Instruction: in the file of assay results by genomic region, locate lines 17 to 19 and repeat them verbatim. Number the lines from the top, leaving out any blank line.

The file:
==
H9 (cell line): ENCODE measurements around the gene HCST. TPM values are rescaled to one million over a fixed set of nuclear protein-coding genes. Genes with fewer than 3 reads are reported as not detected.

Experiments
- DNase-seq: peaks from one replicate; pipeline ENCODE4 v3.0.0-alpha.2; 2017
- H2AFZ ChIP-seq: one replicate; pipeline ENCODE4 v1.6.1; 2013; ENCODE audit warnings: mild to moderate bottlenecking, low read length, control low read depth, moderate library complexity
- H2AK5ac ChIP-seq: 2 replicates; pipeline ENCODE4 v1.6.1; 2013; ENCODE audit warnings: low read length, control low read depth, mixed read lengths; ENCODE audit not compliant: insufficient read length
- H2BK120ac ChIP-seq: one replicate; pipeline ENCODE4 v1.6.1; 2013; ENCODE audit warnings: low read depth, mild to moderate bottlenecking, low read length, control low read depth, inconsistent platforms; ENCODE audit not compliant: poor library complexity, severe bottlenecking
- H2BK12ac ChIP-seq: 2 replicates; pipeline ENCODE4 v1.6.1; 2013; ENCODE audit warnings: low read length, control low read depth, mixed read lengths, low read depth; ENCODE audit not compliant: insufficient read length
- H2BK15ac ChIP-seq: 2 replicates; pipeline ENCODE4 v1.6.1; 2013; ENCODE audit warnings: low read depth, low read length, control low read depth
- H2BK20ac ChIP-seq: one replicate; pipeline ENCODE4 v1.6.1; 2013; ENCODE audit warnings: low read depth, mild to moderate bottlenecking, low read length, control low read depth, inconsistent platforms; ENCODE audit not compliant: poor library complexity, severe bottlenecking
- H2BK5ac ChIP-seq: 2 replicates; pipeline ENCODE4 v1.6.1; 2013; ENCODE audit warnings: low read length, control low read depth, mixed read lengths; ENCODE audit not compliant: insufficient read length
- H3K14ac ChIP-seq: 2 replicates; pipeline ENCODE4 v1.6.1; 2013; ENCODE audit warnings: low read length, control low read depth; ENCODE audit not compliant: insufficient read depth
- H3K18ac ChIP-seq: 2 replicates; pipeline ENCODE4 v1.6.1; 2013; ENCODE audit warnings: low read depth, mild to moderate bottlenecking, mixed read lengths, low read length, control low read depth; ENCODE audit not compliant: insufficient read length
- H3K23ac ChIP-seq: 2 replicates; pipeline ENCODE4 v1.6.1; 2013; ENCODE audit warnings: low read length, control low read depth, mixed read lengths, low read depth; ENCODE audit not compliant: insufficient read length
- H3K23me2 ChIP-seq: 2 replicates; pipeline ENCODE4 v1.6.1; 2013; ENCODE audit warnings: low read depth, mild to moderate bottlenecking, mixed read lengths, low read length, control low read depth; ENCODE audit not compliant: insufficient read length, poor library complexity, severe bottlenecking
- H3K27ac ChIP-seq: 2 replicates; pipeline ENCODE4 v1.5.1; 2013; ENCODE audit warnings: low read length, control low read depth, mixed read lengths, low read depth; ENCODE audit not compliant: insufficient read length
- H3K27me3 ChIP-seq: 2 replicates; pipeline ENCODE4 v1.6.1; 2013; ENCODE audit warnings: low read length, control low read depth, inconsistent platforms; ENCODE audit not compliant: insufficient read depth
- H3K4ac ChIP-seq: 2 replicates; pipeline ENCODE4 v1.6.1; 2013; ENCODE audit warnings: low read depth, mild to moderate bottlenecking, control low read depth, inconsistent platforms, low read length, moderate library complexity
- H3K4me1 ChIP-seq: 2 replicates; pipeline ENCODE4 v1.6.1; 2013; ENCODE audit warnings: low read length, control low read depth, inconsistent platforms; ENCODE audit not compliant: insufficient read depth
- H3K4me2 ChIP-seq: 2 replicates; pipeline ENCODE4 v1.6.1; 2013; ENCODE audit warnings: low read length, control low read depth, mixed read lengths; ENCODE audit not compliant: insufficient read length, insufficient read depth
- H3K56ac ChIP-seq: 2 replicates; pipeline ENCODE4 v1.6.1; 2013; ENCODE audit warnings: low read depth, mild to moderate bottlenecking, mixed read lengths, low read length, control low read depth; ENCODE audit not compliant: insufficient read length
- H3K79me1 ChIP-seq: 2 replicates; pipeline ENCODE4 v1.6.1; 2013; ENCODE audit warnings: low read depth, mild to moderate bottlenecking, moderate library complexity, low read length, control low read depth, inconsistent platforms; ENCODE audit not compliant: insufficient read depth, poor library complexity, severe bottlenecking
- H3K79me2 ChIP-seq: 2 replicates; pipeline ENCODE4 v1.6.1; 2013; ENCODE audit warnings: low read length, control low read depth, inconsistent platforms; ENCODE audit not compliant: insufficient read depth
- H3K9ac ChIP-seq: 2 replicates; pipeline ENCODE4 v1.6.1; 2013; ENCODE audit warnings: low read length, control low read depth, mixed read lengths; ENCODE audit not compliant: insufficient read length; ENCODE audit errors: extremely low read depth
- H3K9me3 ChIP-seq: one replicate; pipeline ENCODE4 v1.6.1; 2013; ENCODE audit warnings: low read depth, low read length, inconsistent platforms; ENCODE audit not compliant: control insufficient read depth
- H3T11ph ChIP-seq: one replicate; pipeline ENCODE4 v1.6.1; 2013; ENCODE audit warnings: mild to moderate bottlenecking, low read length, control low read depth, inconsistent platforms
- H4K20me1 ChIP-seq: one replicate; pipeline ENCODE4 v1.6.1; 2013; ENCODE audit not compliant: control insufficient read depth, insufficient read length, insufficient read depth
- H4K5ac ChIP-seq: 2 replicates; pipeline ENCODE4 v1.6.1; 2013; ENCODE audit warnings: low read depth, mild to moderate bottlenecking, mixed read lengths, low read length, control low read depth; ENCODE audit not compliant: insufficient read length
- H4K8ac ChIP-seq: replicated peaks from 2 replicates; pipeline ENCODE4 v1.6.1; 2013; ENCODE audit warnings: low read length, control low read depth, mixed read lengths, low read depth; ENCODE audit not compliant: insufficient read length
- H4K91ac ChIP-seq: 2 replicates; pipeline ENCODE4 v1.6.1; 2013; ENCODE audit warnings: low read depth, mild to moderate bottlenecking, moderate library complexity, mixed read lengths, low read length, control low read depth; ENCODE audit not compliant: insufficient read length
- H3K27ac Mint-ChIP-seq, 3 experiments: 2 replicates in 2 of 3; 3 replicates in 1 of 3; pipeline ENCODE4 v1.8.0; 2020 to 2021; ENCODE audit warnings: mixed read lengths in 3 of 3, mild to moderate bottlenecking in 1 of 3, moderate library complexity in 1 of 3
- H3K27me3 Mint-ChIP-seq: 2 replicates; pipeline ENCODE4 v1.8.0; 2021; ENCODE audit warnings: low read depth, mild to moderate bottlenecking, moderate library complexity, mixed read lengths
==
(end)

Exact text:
- H3K4ac ChIP-seq: 2 replicates; pipeline ENCODE4 v1.6.1; 2013; ENCODE audit warnings: low read depth, mild to moderate bottlenecking, control low read depth, inconsistent platforms, low read length, moderate library complexity
- H3K4me1 ChIP-seq: 2 replicates; pipeline ENCODE4 v1.6.1; 2013; ENCODE audit warnings: low read length, control low read depth, inconsistent platforms; ENCODE audit not compliant: insufficient read depth
- H3K4me2 ChIP-seq: 2 replicates; pipeline ENCODE4 v1.6.1; 2013; ENCODE audit warnings: low read length, control low read depth, mixed read lengths; ENCODE audit not compliant: insufficient read length, insufficient read depth